Sep 302009
 

We have been getting some interest in LED Lighting recently. LED is a new technology that is finding its way into more lighting products. LED lighting has many good features, but for now efficiency is not one of them. For example TCP has just released a LED lamp. This TCP bulb is one of the best LED I’ve seen, but it only puts out 35 Lumens per Watt. Whereas a Compact Fluorescent will put out 55 lpw, a Standard T8 lamp will pump out 75 lpw, and a high performance T8 lamp almost 100 Lumens per Watt!

LEDs do have many advantages.

  1. Although 35 lpw is not much compared to a fluorescent it is an improvement over incandescent bulbs. A 2.6 watt LED replaces a 15 watt incandescent.
  2. The LED bulb last a long time (25,000 hours) so it is a good application where maintenance is difficult like a chandelier
  3. The LEDs are directional, this makes for a good spot lighting, but a poor area lighting.
  4. The LED is vibration resistant. They work well in ceiling fans. Our TCP brand LED lamps are outdoor rated and work well in cold locations.
  5. The TCP LEDs are dimmable and look pretty good with a CRI of 80. They look much better than some LEDs, which have weird color casts.

If you’re interested in what technologies are currently hot check out “Lighting’s Workhorses” by Jim Benya in Architectural Lighting. Pay special attention to the graph. It shows which lamp technologies are efficient and which are not. Effective Concepts has a good selection of all the lighting listed in the article: Tungsten, Halogen, Metal Halide, Ceramic Metal Halide, Fluorescent (Cold Cathode, PLs, Biax, Induction, T8, T5s, etc), and even LED lamps.

Jan 012009
 

Color Temperature

The correlated color temperature of a light source is expressed in Kelvins (K) and is a means of describing the appearance
or chromaticity of the source itself. It describes the apparent whiteness of the lamp. Sources having a low correlated color temperature (2700K to 3400K) are said to be “warm” in color such as Warm White, Warm White Deluxe, and Designer 3000K (D30) and Designer “800” 3000K (D830). (Most incandescent lamps have a color temperature between 2700K and 3000K.) Fluorescent sources having higher correlated color temperature (4100K to 6300K) such as Cool White, Cool White Deluxe, Daylight Designer “800” 4100K (D841), or Designer 4100K (D41) are said to be “cool” in color. The Designer Series and OCTRON Lamps having a correlated color temperature of 3500K are considered “mid-range” and provide excellent color rendition while not being either “warm” or “cool.” The correlated color temperature of the light source contributes greatly to the overall visual appearance of the lighted space.

Color Temperature Scale

Color Temperature Chart Deg K Lamp Type
8500 North Light/ Blue Sky
6500 Daylight Fluorescent Lamp
6000 Clear Mercury Lamp
4500 Clear Metal Halide Lamp
4000 Cool White Fluorescent Lamp
3000 CAPSYLITE Tungsten Halogen Lamp
Warm White Fluorescent Lamp
2500 40 Watt Incandescent Lamp
2000 High Pressure Sodium
1800 A Candle
The color temperature scale assigns a numeric value to the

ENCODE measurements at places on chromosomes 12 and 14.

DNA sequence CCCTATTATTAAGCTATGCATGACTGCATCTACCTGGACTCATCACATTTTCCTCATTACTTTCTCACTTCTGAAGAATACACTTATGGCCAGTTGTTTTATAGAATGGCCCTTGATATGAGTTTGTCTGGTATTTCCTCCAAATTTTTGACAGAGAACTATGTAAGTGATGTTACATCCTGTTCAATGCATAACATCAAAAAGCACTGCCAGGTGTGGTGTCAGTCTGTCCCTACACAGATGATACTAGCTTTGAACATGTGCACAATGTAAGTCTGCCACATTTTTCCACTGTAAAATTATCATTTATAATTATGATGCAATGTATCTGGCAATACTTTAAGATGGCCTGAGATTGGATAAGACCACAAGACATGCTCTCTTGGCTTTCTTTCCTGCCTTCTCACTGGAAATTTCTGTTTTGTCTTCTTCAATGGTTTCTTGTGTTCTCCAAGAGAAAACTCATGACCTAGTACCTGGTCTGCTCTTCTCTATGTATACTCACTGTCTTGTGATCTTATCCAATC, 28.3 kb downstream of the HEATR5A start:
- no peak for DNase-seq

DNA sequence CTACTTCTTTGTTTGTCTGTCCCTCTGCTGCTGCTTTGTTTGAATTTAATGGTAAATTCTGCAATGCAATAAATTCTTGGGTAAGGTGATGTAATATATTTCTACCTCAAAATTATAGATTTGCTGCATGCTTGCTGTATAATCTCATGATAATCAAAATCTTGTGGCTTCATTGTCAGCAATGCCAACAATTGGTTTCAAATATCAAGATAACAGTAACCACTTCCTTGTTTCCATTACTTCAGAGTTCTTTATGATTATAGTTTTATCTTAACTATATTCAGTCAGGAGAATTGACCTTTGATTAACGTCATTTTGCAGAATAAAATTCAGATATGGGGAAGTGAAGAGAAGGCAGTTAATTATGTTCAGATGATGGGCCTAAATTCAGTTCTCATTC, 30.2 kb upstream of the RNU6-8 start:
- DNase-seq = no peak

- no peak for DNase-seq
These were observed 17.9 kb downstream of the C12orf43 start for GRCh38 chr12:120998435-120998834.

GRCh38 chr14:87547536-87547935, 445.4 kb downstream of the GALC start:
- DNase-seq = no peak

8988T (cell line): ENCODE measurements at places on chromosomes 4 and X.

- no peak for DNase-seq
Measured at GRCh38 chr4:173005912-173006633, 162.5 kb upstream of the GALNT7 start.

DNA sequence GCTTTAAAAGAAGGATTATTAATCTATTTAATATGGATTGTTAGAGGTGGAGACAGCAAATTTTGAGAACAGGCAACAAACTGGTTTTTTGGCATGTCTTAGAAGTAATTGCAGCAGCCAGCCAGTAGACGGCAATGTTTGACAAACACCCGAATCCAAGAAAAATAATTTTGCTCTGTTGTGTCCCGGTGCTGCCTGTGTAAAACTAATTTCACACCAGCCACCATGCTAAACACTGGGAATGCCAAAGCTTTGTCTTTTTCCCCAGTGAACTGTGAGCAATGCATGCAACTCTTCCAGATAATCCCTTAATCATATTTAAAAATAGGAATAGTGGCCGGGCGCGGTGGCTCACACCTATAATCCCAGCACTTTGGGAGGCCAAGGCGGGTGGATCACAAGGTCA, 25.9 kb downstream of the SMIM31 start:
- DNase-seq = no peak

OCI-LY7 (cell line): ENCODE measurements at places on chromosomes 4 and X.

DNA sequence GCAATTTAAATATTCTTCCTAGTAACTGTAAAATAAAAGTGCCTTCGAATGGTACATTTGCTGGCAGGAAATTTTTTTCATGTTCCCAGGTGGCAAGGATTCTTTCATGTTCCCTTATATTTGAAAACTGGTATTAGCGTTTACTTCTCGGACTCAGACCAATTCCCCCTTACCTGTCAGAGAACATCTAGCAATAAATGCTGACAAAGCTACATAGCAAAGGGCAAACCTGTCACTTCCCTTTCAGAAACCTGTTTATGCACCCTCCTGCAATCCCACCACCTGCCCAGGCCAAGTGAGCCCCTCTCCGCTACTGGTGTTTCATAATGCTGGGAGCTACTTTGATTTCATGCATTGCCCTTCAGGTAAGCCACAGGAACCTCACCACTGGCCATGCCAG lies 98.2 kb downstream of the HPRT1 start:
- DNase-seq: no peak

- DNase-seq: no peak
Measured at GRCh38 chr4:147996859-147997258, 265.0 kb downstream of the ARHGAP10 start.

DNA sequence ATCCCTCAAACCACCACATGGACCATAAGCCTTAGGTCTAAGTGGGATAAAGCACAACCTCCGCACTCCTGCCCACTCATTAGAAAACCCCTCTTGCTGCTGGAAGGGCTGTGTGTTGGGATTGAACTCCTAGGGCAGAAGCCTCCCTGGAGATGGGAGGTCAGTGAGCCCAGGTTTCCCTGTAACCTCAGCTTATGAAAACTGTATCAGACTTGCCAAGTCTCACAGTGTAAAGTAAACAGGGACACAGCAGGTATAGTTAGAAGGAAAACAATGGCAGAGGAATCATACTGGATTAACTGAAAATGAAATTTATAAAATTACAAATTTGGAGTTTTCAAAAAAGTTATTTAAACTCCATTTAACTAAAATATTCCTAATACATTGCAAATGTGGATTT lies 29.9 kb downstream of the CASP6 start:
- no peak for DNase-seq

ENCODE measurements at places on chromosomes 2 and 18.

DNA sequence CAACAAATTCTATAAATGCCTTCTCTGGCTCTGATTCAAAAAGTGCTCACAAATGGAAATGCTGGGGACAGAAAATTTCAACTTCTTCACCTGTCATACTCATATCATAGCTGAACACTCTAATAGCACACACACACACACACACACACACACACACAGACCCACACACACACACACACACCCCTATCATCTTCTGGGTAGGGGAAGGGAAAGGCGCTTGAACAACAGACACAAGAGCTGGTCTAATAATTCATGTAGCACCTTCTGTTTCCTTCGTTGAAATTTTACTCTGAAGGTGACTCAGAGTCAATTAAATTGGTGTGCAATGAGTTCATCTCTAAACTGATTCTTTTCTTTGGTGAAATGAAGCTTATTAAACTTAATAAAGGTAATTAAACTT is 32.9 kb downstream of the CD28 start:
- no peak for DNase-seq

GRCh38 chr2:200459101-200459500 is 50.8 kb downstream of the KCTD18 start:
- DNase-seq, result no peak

color appearance of a a light source ranging from orange (warm
light) to blue (cool light).

Color Rendition Index (CRI)

Color Rendering Index (CRI) is an international numbering system from 0-100 which indicates the relative color rendering quality of a light source when compared to a standard reference source of the same correlated color temperature. It expresses the degree to which colors will appear ‘familiar’ or “natural” under the light source being selected. In general, the higher the CRI number, the better the color rendering properties of the light source in question. The color rendering index of any two sources should only be compared if those sources have the same correlated color temperature.

Color temperature figures, SPD curves and CRI ratings provide helpful information, but they are not perfect. Color temperature, for instance, fails to indicate anything about how a given light source will render colors. two light sources with similar color temperatures will look the same but may have slightly different color properties. In general, a high CRI figure means a light source will render colors well. Since CRI is based on an average of eight different colors, a light source with a high CRI will not necessarily reproduce every color equally well. Used in conjunction, however, all these measurements can provide excellent benchmarks for the comparison of light sources.

Spectral Power Distribution Curve

SPD Curve CRI Lamp Type Notes
Noontime Sunlight The SPD of sunlight show it to be an evenly balanced light source with all wavelengths of visible light present in nearly equal quantities.
95+ Incandescent The SPD curve of a standard incandescent lamp shows little radiation in the lower end of the spectrum. This explains why the lamp type tends not to render blues very well.
82 OCTRON® 4100° deg K Fluorescent This curve show how an improved triphosphor coating produces even more pronounced energy bands in the primary colors, further improving both color rendering and efficiency
75 Cool White Fluorescent This curve, typical of standard fluorescent lamp, shows how the addition of a halophosphor coating smooths out the spectral energy spikes of a gaseous discharge light source.
75 MetalArc® Metal Halide The spectral energy from metal halide lamps is relatively even, but there are some distinct gaps. For most application, these gaps are not significant, allowing these lamps to render colors suprisingly well.
21 Lumalux® High Pressure Sodium The SPD curve for an HPS lamp show an intense concentration of spectral energy in the yellow portion of the spectrum. It should be obvious that his lamp is unable to render colors accurately.